I recently wrote a column suggesting that my “lamestream media” colleagues give Michele Bachmann more love. As the most Republican of the Republican candidates, she deserved more attention, I said.
They took me seriously. In the recent New Hampshire GOP debate, she emerged as the star. Television networks, newspapers, and blogs all agreed that she had handled herself well and since then have given her the respect accorded a serious candidate.
The thing is, I was just kidding. It was a joke, an ironic statement on how loopy the Republican Party has become.
It’s too late to apologize, I suppose. The damage is done.
She’s now all the rage and is being listed near the top of the GOP hopeful list.
However, in the spirit of tardily locking the barn door, let me make this clear once and for all:
Bachmann isn’t a serious presidential candidate. Despite winning three elections for her seat in Congress, she wouldn’t be a serious candidate for homeroom teacher. She could be a serious tarot card club manager, maybe — that’s it.
Has our media gone completely mad? Has it let one well-rehearsed performance in a single debate wipe out the memory of a long public career filled with absurd misstatements of fact and bizarre conspiracy theories that cross over into the Twilight Zone?
Have we forgotten who Bachmann is? Already? Here are a few of her choicer thoughts:
- On doing away with the minimum wage: “We could potentially virtually wipe out unemployment completely because we could offer jobs at whatever level.”
- On global warming: “It’s all voodoo, nonsense, hokum, a hoax.”
- On an energy tax: “I want people in Minnesota armed and dangerous on the issue…because we need to fight back.”
- On the budget deficit: “I think if we give Glenn Beck the numbers, he can solve this.”
- On the consequences of legalizing gay marriage: “K-12 little children will be forced to learn that homosexuality is normal, natural, and perhaps they should try it.”
- On carbon dioxide: “There isn’t even one study that…shows that carbon dioxide is a harmful gas.”
She has also said that President Franklin D. Roosevelt started the Depression by passing the “Hoot-Smalley” Act (Herbert Hoover signed the Republican-sponsored Smoot-Hawley Tariff Act in 1930, two years before FDR was elected), that the American Revolution started in New Hampshire (it was Massachusetts), that Jimmy Carter was responsible for the 1973 swine flu epidemic (during Gerald Ford’s administration), and that our Founding Fathers were the generation that ended slavery (that would be the Civil War generation). She also warned that middle school field trips to Planned Parenthood facilities could result in quickie abortions for 13-year-olds.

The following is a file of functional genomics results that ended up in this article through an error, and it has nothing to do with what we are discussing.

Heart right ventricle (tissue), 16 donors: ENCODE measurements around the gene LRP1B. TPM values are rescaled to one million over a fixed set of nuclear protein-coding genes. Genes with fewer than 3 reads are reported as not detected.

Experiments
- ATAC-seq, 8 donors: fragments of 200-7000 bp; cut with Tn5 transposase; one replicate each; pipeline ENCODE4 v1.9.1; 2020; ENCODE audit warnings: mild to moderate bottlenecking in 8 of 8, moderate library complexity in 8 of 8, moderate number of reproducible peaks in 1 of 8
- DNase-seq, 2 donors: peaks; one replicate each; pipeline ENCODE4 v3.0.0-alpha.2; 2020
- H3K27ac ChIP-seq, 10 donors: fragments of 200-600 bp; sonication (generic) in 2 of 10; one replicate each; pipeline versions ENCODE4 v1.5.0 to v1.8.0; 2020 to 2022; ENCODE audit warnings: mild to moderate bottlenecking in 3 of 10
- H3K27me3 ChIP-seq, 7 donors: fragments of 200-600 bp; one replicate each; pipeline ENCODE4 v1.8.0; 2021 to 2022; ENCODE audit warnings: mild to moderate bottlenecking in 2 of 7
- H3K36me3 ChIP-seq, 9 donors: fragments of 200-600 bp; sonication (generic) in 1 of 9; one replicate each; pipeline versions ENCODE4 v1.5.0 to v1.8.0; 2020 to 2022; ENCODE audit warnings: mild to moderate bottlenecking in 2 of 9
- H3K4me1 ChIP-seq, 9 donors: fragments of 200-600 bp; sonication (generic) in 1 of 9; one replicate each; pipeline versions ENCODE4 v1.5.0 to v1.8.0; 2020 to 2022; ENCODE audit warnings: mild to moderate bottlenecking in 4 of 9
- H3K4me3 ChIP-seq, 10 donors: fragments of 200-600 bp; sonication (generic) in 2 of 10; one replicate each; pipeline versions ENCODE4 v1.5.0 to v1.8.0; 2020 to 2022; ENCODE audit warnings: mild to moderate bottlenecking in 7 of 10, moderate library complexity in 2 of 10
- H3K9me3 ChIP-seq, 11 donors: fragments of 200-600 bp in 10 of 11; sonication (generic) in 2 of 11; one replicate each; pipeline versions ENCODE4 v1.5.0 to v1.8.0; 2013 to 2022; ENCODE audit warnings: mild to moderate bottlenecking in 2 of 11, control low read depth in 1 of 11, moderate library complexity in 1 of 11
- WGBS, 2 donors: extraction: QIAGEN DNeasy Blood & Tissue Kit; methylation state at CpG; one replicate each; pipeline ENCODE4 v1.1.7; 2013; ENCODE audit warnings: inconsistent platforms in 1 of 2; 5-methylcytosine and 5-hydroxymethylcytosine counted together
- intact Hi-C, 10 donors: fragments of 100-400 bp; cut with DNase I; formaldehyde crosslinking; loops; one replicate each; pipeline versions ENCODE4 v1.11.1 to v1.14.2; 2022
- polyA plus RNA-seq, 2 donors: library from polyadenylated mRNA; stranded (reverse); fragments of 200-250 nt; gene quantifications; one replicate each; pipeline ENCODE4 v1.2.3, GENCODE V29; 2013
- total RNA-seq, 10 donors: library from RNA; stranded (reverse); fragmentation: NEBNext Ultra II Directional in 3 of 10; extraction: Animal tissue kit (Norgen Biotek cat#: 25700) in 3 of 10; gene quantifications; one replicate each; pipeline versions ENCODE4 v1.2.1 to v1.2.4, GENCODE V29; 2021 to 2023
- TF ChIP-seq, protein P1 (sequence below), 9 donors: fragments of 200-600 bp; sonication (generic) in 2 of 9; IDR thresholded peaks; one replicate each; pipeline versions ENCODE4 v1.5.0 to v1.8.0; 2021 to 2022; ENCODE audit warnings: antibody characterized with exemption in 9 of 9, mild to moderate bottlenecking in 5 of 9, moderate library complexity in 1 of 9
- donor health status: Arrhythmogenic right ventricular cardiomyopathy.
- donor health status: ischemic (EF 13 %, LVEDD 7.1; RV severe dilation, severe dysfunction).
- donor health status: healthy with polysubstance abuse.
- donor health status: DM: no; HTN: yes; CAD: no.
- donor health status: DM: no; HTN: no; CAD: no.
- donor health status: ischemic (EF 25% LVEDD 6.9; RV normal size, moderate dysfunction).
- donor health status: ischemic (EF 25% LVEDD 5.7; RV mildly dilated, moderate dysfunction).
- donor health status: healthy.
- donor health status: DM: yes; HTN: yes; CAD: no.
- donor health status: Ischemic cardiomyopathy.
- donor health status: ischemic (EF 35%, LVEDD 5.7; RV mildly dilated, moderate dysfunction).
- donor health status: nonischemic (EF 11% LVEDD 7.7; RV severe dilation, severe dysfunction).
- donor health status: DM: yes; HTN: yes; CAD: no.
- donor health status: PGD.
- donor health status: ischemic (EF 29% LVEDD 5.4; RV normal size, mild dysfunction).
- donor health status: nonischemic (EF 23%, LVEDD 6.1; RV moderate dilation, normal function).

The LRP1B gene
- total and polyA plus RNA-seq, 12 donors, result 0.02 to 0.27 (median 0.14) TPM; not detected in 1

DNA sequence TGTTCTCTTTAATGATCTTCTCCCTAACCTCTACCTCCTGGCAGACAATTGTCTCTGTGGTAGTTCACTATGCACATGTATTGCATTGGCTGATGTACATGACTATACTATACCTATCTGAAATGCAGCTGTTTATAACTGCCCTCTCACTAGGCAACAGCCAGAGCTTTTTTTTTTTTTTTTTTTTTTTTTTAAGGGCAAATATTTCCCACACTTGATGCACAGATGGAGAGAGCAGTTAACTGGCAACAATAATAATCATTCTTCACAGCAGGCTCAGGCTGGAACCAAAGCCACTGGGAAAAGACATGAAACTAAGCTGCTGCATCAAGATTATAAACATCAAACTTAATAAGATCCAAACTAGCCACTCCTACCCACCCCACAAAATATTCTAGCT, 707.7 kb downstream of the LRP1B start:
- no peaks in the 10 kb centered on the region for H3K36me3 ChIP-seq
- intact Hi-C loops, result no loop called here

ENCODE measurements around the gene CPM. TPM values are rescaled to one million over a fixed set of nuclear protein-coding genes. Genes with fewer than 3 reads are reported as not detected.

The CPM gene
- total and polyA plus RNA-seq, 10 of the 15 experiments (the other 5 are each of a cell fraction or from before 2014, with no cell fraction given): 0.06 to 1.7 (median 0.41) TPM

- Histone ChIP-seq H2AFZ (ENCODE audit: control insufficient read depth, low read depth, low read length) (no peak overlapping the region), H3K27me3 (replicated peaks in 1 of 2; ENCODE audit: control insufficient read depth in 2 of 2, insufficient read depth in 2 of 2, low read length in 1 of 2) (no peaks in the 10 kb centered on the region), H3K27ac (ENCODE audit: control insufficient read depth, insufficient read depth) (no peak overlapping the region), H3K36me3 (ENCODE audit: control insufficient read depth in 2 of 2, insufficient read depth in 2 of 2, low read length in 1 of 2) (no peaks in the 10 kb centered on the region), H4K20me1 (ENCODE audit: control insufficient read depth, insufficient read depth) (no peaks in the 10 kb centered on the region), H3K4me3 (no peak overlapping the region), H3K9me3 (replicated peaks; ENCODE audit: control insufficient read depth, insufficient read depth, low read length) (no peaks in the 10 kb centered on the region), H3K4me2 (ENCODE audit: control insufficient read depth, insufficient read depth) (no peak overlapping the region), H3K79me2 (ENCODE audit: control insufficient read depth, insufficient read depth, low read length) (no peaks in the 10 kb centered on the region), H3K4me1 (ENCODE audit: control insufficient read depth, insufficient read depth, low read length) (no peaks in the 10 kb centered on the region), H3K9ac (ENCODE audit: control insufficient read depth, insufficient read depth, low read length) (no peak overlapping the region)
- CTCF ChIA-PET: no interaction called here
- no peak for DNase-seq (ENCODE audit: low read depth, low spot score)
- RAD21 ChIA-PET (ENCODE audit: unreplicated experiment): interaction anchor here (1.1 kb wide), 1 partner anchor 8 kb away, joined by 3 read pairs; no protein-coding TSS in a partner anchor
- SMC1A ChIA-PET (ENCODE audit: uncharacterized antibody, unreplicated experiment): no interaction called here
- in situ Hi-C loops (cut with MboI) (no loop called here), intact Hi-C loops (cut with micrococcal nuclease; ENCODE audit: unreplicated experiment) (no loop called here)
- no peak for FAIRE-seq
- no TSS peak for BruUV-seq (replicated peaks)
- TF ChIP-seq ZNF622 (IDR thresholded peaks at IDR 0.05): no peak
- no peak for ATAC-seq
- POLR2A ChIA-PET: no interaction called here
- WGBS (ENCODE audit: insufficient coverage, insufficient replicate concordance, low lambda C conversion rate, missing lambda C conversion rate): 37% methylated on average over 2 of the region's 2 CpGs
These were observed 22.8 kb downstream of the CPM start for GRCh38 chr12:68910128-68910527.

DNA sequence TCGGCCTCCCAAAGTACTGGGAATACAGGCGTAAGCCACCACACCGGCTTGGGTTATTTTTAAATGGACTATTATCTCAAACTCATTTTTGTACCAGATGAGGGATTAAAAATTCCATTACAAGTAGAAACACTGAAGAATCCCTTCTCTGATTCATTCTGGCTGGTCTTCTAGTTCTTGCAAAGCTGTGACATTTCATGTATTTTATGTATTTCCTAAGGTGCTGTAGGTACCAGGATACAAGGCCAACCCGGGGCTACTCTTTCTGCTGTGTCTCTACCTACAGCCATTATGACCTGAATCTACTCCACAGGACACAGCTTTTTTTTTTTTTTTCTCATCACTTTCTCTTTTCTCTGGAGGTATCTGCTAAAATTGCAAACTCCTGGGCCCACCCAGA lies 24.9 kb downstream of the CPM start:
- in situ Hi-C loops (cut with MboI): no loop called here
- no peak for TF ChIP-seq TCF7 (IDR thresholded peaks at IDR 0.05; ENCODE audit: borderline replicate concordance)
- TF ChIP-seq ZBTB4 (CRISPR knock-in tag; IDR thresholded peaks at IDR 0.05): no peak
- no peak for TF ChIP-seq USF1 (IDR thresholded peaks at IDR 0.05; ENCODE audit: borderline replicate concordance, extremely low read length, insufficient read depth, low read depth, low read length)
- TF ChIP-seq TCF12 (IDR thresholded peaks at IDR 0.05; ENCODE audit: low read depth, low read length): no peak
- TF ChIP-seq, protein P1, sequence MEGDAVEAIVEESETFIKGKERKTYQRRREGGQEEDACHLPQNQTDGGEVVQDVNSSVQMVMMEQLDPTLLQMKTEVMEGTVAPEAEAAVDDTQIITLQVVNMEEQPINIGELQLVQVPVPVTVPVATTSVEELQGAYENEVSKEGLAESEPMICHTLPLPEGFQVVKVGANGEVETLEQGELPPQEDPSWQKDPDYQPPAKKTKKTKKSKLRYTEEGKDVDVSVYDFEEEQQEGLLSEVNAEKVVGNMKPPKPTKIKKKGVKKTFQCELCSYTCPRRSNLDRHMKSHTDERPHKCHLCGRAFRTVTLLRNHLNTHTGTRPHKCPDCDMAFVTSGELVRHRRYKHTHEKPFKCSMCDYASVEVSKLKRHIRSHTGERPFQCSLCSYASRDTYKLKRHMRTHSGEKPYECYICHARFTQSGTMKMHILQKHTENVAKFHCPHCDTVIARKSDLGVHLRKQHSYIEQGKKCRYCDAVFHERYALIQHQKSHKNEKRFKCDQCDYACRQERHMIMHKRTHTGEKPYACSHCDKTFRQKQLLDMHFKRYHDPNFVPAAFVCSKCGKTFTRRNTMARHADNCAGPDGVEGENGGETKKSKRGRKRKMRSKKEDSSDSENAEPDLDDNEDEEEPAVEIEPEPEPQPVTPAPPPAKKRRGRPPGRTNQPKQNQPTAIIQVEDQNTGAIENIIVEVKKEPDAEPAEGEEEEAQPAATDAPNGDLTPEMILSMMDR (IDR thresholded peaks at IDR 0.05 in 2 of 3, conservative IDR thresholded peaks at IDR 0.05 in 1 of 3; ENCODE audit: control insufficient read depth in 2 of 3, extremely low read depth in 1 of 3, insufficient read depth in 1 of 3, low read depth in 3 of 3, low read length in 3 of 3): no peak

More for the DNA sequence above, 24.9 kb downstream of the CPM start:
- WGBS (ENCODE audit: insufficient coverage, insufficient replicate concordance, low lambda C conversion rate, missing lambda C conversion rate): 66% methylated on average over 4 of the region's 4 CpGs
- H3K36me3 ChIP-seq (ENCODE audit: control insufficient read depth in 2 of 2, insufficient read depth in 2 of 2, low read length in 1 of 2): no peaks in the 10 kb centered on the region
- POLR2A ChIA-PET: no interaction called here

That’s not a serious presidential candidate. That’s “I Love Lucy.”
A month or two ago I wasn’t really worrying about her candidacy. I figured she was just another mildly entertaining GOP primary sideshow.
After seeing the rest of the Republican heavy hitters in action, however, I’m starting to worry.
GOP primary voters are going to be forced to choose among the Chameleons (Romney, Pawlenty) who will agree with any opinion shouted out from the audience; the “Look Ma, I’m Running for President” Bunch (Bachmann, Cain, Santorum); and the “I Can’t Believe a Smart Guy Like Me is Trapped With These Losers” Caucus (Gingrich, Paul).
Maybe in that company Bachmann will look reasonable. And maybe if the economy stays in the toilet, anybody can beat Obama in 2012.
Jon Huntsman announced his candidacy just after the debate. I don’t know much about him, but right now he looks like George Washington to me.
Run, Jon, run.